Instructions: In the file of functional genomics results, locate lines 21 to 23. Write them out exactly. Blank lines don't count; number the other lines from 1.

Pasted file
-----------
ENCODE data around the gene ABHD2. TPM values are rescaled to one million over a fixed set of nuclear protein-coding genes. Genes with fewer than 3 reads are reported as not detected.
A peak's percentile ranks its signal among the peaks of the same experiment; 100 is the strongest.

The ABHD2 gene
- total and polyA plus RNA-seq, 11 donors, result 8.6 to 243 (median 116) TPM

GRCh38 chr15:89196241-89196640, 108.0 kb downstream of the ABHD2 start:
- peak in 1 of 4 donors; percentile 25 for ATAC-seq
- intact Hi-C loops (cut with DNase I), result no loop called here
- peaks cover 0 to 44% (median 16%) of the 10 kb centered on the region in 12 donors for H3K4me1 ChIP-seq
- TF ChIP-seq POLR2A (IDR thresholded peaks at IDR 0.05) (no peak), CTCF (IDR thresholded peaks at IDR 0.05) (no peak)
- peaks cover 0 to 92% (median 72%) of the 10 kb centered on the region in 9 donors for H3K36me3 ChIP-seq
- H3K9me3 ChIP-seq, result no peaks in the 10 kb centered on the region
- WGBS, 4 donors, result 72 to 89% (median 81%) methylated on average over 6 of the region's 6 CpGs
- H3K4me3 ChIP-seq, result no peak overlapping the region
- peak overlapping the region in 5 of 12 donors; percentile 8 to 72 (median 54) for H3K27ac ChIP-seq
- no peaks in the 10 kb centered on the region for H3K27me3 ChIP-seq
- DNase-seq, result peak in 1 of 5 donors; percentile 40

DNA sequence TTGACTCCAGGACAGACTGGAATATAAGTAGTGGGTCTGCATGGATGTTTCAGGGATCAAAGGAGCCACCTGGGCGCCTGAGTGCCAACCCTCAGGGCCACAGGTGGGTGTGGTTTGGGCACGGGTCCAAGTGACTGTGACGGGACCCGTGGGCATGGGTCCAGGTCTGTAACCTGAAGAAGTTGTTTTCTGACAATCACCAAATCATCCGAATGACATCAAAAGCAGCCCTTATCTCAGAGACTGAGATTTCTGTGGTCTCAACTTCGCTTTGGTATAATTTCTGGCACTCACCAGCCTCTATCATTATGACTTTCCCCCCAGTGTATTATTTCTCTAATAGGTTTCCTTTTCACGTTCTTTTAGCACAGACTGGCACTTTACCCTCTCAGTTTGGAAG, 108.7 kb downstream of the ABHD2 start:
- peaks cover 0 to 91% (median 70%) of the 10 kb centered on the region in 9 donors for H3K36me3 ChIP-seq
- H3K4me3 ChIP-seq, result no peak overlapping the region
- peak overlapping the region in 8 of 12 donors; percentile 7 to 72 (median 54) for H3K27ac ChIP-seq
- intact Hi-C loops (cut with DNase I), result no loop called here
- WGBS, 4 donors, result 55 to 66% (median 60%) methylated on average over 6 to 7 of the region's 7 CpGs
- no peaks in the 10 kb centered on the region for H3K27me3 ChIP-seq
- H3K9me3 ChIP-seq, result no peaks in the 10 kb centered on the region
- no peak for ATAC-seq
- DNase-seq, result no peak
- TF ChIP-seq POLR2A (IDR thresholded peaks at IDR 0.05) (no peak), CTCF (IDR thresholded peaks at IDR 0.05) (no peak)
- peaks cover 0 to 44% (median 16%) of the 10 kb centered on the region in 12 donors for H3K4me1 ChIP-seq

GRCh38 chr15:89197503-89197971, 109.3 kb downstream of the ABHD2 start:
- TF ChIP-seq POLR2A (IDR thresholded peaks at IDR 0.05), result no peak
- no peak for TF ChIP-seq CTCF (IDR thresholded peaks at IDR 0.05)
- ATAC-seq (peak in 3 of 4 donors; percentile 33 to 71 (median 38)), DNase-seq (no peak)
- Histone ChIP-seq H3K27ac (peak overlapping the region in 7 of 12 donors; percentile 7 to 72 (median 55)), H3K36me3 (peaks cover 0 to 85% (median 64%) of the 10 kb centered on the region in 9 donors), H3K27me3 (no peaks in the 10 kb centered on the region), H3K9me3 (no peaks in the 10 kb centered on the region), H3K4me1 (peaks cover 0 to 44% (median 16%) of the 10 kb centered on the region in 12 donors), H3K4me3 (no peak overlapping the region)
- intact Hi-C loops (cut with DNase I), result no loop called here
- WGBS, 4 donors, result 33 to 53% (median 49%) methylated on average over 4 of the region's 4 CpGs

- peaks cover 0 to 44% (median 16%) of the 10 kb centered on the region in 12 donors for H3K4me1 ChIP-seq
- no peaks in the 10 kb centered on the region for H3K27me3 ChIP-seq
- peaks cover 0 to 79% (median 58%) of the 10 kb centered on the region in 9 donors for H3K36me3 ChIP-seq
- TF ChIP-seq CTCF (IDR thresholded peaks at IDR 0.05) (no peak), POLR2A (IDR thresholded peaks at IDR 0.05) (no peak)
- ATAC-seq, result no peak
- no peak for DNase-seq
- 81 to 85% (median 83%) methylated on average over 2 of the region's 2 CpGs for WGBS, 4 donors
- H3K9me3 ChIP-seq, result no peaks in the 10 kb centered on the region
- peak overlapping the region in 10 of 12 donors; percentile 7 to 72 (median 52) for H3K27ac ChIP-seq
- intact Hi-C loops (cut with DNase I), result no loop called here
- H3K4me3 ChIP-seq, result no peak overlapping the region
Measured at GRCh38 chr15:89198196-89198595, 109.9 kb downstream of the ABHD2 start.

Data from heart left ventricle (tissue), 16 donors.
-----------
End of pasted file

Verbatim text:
- intact Hi-C loops (cut with DNase I), result no loop called here
- WGBS, 4 donors, result 55 to 66% (median 60%) methylated on average over 6 to 7 of the region's 7 CpGs
- no peaks in the 10 kb centered on the region for H3K27me3 ChIP-seq